To print a copy of the new form, go to www.uscis.gov.  The form has an expiration data of 3/31/2016.  Destroy all copies of the form that expired August 31, 2012 and do not use going forward.  You may also request us to send a copy to your company.

Note:  Do not go back and complete the new form on employees already hired by your company.  Only use the new form for persons hired going forward.

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According to a recent CareerBuilder survey, 43% of hiring managers and human resource professionals are concerned top workers will leave their organizations this year.

Workers are leaving companies for other opportunities.  It’s no wonder retention is a concern for many organizations today. 

In addition to retention worries, the inability to fill open positions presents another worry for hiring managers.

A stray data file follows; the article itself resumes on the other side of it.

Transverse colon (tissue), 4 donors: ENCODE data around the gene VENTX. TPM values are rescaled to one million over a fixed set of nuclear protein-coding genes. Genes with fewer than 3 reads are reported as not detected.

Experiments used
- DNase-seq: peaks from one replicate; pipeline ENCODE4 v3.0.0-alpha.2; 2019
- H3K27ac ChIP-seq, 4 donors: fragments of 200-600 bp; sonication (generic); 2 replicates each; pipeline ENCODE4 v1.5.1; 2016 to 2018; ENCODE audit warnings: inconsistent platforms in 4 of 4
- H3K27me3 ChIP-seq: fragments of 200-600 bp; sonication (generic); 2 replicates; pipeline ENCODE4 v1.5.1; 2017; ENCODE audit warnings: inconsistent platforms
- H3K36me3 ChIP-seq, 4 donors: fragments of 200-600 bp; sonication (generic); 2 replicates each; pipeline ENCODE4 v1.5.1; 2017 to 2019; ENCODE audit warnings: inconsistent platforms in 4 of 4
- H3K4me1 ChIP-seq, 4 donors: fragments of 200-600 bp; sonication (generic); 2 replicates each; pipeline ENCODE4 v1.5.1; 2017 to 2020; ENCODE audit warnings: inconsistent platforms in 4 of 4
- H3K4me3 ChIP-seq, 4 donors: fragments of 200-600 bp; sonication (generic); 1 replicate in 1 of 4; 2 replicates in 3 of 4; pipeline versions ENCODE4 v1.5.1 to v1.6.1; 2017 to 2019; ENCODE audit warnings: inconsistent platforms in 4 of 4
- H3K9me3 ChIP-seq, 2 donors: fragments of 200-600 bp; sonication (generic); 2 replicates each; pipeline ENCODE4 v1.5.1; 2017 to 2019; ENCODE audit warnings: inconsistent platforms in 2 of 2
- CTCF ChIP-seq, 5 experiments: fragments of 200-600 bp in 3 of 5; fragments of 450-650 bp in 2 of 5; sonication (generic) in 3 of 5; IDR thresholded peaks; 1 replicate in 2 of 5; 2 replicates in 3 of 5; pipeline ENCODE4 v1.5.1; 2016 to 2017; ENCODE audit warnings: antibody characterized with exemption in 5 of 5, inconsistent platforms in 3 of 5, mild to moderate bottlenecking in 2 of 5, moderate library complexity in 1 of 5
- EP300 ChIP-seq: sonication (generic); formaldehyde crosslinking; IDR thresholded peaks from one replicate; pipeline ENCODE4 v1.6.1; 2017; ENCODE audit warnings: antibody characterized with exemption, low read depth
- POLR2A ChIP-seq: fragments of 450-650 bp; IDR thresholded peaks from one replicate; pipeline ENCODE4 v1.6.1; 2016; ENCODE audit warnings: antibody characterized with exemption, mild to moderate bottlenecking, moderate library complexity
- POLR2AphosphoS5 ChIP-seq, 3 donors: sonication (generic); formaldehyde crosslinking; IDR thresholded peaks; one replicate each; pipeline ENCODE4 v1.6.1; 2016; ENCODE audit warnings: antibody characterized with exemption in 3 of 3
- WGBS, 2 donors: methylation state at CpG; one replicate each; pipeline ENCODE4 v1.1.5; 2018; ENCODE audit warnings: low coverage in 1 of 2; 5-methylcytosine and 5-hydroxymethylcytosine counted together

Biggest staffing challenges:

  • Being able to retain top employees (35%)
  • Being able to provide competitive compensation package (35%)
  • Worker burnout (32%)
  • Maintaining productivity levels (29%)
  • Being able to provide upward mobility (26%)
  • Can’t find high-skilled applicants (24%)
  • Don’t have the budget to recruit (13%)

Solutions may include:

  • Good work culture
  • Career advancement opportunities
  • Flexible schedules
  • Communication to employees

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Do employer groups allow employees to automatically renew their employee benefits each year?  Surprisingly, 71% surveyed do allow passive enrollments.  But, by passively renewing benefits without considering options the members may end up with coverage that does not meet their needs.

As stated in Benefits Newswire, “Active enrollment requires employees to make a proactive plan choice each open enrollment period.”

It’s important to approach your benefit options with a knowledge of the type of coverage you may need for the coming plan year and to make choices based on plan design and premium dollars out of your pocket.  Sometimes, the cheapest plan is not the best solution!